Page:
The symbolization and mythical representation in this cartoon connotes that the public opinion of George Bush is in decline and that the support from his peers such as Colin Powel is sceptical. It also displays his unquestionable military power and represents him as an unintelligent aggressive leader.

The ideology being presented here is political incompetence.

The third and final cartoon I have chosen to analyse was taken from The Australian on the 11th of May 2000. The characters depicted are A.T.S.I.C chairman Geoff Clarke, and the Governor General Peter Hollingworth.

There are not as many mythical connotations in this cartoon as ones earlier, however they are still evident. The first one that I picked up was that the Governor General had a much larger glass of beer than Geoff Clarke the chairman of A.T.S.I.C. This could signify to a viewer a mixture of things, firstly that he has more money than Geoff Clarke, secondly that he is a heavier drinker, thirdly that he is more powerful than Geoff Clarke. The positioning of the Governor General also indicates power as he is seated on the higher side of the table.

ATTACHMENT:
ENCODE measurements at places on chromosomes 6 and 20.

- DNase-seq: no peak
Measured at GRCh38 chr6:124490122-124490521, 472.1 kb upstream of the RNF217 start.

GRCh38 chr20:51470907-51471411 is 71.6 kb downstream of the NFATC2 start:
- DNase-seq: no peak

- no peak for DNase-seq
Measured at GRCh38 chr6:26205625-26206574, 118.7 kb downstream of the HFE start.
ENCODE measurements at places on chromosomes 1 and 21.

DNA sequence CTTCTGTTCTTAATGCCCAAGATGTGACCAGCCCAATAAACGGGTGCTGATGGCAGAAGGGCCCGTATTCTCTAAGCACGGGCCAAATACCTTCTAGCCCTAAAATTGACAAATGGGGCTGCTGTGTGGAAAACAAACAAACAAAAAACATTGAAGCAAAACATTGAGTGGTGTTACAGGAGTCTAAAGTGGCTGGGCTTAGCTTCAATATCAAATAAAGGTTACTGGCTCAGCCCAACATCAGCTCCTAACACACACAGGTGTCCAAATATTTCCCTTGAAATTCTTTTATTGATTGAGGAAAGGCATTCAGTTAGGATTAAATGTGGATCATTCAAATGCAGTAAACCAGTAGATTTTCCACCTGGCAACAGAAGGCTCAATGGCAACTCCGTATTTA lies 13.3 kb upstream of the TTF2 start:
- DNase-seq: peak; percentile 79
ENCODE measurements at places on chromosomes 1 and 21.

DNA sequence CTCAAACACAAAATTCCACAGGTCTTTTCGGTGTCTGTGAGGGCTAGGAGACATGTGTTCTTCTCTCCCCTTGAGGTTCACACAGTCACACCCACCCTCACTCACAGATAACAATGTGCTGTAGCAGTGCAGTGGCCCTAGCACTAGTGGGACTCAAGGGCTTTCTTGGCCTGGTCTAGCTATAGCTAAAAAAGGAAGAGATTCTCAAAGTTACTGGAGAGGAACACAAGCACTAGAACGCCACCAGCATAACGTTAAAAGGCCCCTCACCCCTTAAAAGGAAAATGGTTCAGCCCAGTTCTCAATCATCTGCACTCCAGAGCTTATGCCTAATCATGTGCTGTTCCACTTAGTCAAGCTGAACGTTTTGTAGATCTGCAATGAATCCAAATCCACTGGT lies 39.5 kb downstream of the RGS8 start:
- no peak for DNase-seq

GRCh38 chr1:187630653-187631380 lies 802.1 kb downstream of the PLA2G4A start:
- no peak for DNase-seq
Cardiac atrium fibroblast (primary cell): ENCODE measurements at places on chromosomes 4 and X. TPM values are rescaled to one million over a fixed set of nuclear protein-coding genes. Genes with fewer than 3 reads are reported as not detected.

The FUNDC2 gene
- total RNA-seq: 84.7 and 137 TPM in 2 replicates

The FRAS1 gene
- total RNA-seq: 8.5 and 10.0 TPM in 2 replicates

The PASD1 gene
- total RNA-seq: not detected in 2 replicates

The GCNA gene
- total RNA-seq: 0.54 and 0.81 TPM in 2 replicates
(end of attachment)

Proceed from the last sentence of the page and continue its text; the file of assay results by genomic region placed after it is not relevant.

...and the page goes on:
Another interesting example of using mythical cultural representations is the colour of Peter Holingworth’s suit. The colour purple in western cultures is associated by many with homosexuality, as it is the international gay colour. It is interesting then that this would be used when illustrating the Governor General when he is in the midst of a child molestation scandal, the colour purple is also less masculine. Clarke is depicted looking much scruffier than the Governor General and in darker more masculine clothes.

This cartoon connotes that the Governor general has power but also questions his masculinity and sexuality.

The cartoon essentially connotes masculinity and sexuality.